The degradation of the ozone layer leads to higher levels of ultraviolet radiation reaching Earth's surface. This in turn can lead to a greater incidence of skin cancer, cataracts, and impaired immune systems, and is expected also to reduce crop yields, diminish the productivity of the oceans, and possibly to contribute to the decline of amphibious populations that is occurring around the world. The chemicals most responsible for the destruction of the ozone layer are chlorofluorocarbons, carbon tetrachloride, methyl bromide, methyl chloroform, and halons. Chlorofluorocarbons have long been widely used as coolants in refrigerators and air conditioners and as foaming agents, solvents, and aerosol propellants. Carbon tetrachloride and methyl chloroform are important industrial solvents. In the United States, carbon tetrachloride is now used almost entirely as a feedstock for the production of chlorofluorocarbons. Hydrogenated CFCs (HCFCs) have many of the same uses as CFCs and are increasingly employed as interim substitutes for CFCs. Halons have been used in fire extinguishers. Long predicted, the degradation of the ozone layer was dramatically confirmed when a large hole in the layer over Antarctica was reported in 1985. Smaller but significant stratospheric decreases have been seen over more populated regions of the Earth. Subsequent research established that industrial chemicals are responsible for the observed depletions of ozone over Antarctica and play a major role in global ozone losses. Chlorine and bromine are emitted to the atmosphere from both natural and human sources. These very stable human-made chemicals are not soluble in water and are not broken down chemically in the lower atmosphere. Thus they survive long enough to reach the stratosphere. The CFCs and carbon tetrachloride are relatively unreactive in the lower atmosphere (the troposphere) and move unscathed into the stratosphere where they are decomposed by intense sunlight, releasing chlorine to catalyze the destruction of ozone molecules. Certain ozone-depleting chemicals (HCFC-22 and methyl chloroform) are more reactive in the troposphere and deliver less of their initial chlorine load to the stratosphere. Halons also are generally reactive in the troposphere and deliver only a fraction of their initial load of bromine to the stratosphere, but bromine is 40 times more efficient at destroying ozone than chlorine. (

Gardener 76) Increasing attention is being focused on the ozone-depleting role of methyl bromide, which has three potentially major human sources (soil fumigation, biomass burning, and the exhaust of automobiles using leaded gasoline), in addition to a natural oceanic source.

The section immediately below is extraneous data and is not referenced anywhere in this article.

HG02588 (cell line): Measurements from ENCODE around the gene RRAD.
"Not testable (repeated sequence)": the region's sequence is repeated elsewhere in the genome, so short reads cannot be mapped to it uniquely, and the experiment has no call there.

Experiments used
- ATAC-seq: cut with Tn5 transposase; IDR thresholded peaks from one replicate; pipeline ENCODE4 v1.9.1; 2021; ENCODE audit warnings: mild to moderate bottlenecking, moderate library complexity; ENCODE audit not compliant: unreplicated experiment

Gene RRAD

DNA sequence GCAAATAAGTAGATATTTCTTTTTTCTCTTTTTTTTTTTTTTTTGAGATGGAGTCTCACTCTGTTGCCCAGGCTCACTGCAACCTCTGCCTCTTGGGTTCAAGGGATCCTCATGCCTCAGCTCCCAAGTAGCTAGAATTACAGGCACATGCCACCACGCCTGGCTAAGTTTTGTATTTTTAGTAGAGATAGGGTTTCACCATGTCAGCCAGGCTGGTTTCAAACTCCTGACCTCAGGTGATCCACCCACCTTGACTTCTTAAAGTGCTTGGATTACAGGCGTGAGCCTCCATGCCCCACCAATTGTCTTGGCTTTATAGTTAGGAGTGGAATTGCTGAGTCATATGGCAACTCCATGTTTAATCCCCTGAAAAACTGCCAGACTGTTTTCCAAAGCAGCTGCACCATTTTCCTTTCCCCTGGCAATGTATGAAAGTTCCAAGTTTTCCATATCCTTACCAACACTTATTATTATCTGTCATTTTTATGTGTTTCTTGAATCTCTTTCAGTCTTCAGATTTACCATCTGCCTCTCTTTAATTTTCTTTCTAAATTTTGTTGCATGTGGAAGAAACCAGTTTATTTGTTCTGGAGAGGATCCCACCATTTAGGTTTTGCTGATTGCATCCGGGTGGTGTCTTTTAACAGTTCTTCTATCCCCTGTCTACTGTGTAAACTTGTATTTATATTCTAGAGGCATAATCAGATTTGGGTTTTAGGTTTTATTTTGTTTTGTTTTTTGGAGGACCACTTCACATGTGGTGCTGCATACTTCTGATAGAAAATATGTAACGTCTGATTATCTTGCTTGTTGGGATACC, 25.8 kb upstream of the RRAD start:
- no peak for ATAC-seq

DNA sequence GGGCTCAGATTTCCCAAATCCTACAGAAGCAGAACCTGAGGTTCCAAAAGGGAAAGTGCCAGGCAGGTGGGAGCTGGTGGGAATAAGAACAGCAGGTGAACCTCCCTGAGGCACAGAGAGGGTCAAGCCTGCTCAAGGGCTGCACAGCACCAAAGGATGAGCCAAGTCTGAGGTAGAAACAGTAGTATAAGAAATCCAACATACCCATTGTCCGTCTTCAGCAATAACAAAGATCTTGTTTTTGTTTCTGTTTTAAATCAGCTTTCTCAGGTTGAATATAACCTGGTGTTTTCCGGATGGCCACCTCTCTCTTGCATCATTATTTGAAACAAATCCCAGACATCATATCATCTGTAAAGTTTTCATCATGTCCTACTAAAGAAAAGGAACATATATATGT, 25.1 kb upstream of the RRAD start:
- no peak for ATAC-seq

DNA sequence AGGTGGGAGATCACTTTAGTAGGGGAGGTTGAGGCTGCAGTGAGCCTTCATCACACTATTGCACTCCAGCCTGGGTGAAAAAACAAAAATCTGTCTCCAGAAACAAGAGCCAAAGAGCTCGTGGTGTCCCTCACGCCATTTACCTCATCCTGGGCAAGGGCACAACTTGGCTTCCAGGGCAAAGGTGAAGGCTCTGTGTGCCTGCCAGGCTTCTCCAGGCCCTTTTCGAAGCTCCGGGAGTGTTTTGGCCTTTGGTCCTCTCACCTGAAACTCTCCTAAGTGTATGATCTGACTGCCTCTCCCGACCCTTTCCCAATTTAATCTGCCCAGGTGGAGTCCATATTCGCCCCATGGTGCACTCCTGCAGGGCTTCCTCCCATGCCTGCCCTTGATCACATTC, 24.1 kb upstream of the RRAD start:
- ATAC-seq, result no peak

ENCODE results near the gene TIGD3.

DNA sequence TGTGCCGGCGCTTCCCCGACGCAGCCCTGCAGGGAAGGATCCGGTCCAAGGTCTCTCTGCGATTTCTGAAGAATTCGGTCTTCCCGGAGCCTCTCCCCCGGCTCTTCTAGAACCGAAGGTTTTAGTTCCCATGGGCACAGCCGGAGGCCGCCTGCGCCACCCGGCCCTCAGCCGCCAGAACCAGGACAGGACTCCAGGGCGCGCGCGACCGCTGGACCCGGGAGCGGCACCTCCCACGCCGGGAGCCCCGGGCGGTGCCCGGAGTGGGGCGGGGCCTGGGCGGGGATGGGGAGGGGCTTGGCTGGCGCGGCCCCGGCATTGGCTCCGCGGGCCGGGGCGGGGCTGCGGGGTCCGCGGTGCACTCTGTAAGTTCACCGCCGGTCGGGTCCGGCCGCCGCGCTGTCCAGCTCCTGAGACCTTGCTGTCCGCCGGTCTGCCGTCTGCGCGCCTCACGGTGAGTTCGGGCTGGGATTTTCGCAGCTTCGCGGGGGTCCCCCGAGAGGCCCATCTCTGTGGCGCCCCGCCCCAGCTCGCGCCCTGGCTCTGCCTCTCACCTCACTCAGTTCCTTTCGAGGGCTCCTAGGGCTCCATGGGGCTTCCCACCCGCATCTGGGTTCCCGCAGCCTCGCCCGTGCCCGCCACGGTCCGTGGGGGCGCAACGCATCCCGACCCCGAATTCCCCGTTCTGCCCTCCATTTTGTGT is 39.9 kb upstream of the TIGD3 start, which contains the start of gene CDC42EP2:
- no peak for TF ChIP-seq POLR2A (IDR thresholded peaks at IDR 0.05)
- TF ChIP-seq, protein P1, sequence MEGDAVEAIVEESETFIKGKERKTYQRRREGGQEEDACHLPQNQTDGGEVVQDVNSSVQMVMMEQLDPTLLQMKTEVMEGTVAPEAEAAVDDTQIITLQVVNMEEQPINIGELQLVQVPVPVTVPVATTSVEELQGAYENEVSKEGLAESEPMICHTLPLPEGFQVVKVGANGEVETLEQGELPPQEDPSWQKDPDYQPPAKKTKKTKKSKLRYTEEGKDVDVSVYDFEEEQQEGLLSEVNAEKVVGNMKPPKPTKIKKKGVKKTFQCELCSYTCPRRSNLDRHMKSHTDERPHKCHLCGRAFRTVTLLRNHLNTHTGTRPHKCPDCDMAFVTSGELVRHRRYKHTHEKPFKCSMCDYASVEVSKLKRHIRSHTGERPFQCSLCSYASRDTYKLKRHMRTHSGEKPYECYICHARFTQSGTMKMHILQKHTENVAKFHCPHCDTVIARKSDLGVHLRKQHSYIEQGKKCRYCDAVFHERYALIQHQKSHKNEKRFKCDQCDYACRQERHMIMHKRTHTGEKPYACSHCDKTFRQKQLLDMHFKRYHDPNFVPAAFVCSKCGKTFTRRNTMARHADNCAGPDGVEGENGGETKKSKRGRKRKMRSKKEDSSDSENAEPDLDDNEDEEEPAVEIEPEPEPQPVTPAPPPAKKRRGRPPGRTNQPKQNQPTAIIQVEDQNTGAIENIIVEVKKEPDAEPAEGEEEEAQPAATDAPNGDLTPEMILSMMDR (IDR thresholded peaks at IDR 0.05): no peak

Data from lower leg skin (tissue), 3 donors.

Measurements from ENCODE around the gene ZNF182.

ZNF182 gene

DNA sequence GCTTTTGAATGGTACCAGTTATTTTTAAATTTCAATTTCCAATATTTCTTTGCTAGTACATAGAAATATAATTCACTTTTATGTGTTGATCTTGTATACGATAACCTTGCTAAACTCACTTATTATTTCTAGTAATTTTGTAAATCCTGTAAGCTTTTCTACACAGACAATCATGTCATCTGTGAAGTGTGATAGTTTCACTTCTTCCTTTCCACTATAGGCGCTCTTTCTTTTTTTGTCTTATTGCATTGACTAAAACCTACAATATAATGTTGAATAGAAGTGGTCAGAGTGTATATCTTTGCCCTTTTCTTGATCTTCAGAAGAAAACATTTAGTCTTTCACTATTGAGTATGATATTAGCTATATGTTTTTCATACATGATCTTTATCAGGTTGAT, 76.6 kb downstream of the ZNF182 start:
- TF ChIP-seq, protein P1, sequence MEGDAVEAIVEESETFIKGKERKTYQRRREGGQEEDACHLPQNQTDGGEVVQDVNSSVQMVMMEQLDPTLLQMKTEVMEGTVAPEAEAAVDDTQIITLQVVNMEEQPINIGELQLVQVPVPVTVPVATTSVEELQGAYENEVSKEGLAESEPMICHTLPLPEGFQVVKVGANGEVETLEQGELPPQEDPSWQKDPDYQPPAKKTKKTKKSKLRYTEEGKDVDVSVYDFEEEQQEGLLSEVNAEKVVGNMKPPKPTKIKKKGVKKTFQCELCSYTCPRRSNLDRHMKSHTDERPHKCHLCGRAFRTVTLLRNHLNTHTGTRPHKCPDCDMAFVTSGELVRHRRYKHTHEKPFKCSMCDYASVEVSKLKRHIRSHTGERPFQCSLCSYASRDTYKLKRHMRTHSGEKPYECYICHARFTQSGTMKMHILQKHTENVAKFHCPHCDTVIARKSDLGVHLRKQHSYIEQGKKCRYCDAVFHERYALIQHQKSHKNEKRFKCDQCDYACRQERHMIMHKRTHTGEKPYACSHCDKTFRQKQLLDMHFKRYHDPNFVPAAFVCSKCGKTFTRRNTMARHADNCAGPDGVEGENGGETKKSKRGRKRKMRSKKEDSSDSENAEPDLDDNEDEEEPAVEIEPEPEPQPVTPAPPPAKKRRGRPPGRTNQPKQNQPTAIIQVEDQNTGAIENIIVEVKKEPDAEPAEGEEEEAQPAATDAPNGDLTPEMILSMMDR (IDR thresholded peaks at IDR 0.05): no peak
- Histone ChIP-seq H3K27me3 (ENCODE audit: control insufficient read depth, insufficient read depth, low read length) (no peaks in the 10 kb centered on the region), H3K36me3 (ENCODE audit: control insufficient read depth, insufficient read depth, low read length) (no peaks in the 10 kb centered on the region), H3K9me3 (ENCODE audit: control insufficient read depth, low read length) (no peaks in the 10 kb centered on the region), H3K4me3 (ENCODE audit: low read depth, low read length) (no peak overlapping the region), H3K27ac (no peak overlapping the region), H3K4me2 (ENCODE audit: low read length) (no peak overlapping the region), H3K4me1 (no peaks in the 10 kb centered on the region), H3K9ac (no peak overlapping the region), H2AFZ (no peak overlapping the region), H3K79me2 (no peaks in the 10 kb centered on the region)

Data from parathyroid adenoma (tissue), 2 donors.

Worldwide monitoring has shown that stratospheric ozone has been decreasing for the past two decades or more. The average loss across the globe totaled about 5 percent since the mid-1960s, with losses of about 10 percent in the winter and spring and a 5 percent loss in the summer and autumn over North America, Europe, and Australia. Since the late 1970s, an ozone hole has formed over Antarctica each austral spring (September/October), in which up to 60 percent of the total ozone is depleted. Record low global ozone levels were recorded in 1992 and 1993. (Halmann 15) As expected from the increasing use of CFC substitutes, observations from several sites have revealed rising concentrations of these compounds in the atmosphere. These substitutes have short troposphere lifetimes, which tend to reduce their impact on stratospheric ozone as compared to CFCs and halons. However, some are potent greenhouse gases. The link between a decrease in stratospheric ozone and an increase in surface ultraviolet (UV) radiation at the Earth's surface has been strengthened during the last several years by simultaneous measurements of total ozone and UV radiation in Antarctica and the southern part of South America during the period of the seasonal ozone "hole." The measurements show that when total ozone decreases, UV increases. Furthermore, elevated surface UV levels in mid-to-high latitudes were observed in the Northern Hemisphere in 1992 and 1993, corresponding to the low ozone levels of those years. However, the lack of long-term monitoring of surface UV levels and uncertainties introduced by clouds and ground-level pollutants have precluded the unequivocal identification of a long-term trend in surface UV radiation.